Saturday, January 06, 2007

Respecting the Law, On the Road

The last vestige of the lingering winter holiday season was locked permanently into memory today when we sent our S back to Hume Hall to begin the 2nd semester of his freshman year. First our elder D returned to Oregon on Dec 31, then I went back to work on Jan 2, followed a day later by our younger D back to school. And the return of our S back to Gainesville today completed the holiday ritual.

So long, 2006. You have been kind to us. Now we have to focus on 2007, but you will occupy your rightful place in our treasure trove of nostalgia.

We left Tampa just before 1.30 pm. Earlier in the morning, I had seen a "condo for sale" poster as an insert in today’s Tampa Tribune. It’s the Equestrian Parc at Highwoods Preserve located at New Tampa. It’s located off exit 270 of I-75, which is along the way to Gainesville. So we thought we would check it out since the deal offering great winter savings seemed attractive enough. Who knows, our apartment hunt may become a house (to own) hunt. A check using Mapquest says that it’s about 22 miles from my office. Errrr, there may not be ideal. But what the hack, I can always listen to an audio book or something if the commute turns out to be a long one.

As if fate would have it, the intention became moot as I had taken the I-275 North, thinking that exit 270 of I-75 is after the I-275 Bypass North junction on the way to Gainesville. It turns out that the bypass junction is at about exit 275, which means I will have to go south on I-75 to reach exit 270. Well, there will be other days, so I rationalized.

Just before the junction of I-75 and the Florida Turnpike, we came up behind an ambulance traveling on the outermost (passing) lane. Its lights were flashing, but no siren. And it’s moving at the posted limit (70 mph) of I-75. OK, slightly beyond.

Now, here was the dilemma. Can one overtake the ambulance, flashing light but no siren at this instance? It did not appear that the ambulance was in any great hurry, meaning on an emergency flight. Other cars too appeared to slow down and kept behind the ambulance, which continued to stay on the passing lane.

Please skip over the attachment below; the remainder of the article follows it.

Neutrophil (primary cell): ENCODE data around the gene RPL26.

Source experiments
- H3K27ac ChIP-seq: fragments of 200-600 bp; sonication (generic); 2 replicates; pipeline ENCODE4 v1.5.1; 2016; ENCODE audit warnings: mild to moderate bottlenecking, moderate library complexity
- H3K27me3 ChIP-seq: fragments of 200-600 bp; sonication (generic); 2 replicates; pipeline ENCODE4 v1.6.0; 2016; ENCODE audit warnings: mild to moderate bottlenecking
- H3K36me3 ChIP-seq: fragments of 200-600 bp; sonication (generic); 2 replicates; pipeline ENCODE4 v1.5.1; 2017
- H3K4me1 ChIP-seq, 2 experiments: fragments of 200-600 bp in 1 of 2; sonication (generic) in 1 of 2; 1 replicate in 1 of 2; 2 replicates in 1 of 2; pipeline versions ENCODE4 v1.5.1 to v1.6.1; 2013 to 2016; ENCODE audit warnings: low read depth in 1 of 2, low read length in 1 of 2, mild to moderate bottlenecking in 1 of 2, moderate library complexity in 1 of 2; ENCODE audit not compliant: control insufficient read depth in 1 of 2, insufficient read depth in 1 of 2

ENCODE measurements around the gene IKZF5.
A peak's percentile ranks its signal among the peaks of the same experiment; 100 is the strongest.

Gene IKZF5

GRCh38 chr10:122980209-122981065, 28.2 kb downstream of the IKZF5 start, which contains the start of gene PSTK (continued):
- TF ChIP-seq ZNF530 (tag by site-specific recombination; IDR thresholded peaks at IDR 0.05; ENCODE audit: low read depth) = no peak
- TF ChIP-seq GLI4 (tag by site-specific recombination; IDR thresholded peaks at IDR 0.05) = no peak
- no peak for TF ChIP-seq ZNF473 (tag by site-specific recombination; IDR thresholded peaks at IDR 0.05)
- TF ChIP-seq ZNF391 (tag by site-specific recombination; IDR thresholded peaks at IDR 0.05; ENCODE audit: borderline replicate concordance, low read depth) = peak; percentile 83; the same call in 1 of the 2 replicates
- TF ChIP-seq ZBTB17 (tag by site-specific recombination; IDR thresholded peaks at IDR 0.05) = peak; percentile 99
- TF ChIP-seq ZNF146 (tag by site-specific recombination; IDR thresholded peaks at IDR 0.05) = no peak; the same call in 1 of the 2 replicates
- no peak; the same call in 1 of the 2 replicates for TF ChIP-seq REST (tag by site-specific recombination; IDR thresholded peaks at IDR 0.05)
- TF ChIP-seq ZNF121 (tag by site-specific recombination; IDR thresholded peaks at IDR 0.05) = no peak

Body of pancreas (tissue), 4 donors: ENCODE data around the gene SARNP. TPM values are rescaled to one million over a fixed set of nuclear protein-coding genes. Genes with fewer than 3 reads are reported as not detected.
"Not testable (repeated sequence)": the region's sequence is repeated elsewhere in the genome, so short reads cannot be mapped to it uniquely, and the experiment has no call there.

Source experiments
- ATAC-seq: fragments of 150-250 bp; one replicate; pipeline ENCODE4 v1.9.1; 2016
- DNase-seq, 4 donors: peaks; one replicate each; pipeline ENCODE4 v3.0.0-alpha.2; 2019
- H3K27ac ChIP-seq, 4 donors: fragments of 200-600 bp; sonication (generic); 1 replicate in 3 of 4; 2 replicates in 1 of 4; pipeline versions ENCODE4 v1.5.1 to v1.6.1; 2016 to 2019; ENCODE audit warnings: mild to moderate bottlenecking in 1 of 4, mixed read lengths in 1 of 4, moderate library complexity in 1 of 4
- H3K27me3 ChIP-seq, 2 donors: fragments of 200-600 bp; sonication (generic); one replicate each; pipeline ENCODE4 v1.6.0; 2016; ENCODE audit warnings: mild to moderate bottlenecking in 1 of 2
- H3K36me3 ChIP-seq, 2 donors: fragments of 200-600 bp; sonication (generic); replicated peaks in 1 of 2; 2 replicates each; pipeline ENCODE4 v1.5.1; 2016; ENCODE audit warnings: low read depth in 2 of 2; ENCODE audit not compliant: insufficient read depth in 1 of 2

After some time, some adventurous drivers seemed to get impatient and decided to test the waters, so to speak. The vehicle first moved to the middle lane, drew level with the ambulance, and kept in pace for some moments, then inched forward ever that slightly. Then it accelerated further and soon was out of the “magnetic pull” of the ambulance for good.

Emboldened by this dash of audacity, others vehicles started to do likewise. But some were more circumspect and chose to use the innermost lane to overtake the ambulance, laterally distancing themselves from the ambulance to the maximum extent possible, and gradually moved their way back to the middle and then the outermost lane, and disappeared from sight.

There was a car that sped by so fast in front of the ambulance that it received a honking from the ambulance. Probably the car driver did not realize that the line of cars he had just overtaken in a hurry was kind of anchored to the back of the ambulance.

Since I was not sure what the highway code has to say with regard to the situation at hand and I did not want to assume that the other drivers who had left us in the dust knew what they were doing, I decided to play safe and followed the ambulance dutifully for the remaining journey to Gainesville. And yes, that’s where the ambulance was headed too.

So if anybody knows whether it’s a traffic violation to overtake an emergency vehicle, let me know. But I’m sure if it were a police car, then no driver in his/her right mind would attempt what I saw today.

And as if to test that, that was exactly what happened on my return leg. Along I-275 after Exit 52 (Fowler), I was traveling on the outermost lane when I noticed that the car in front of mine slowed down. Then I saw the reason: the car was behind a police car, but this time not even a trace of flashing light. Unlike the earlier episode with the ambulance, the police car seemed to hold an imaginary barrier across the remaining width of the road as all cars remained behind the police car.

So the police car seems to serve as a psychological deterrent to would-be speedsters. On the other hand, some are willing to take chances with other emergency vehicles the mission of which is life saving rather than crime busting, or in this case, netting traffic violators.


CY said...

Hm... Yeah, I don't know the law code regarding ambulances that are flashing but not siren-ing. It's the same here in Oregon, though, if there's a cop on the road, everyone stays just slightly behind. It's pretty funny! Dan always grumbles when there's a cop around because everyone slows down. Good thing he told me to never, ever pass a cop, though, because I would've been naive enough to have attempted it!

Say Lee said...

I guess I owe one to Dan, for giving my daughter a lesson in real life, i.e., always respecting the law, and I don't mean just the penal codes and stuff.

CY said...


Say Lee said...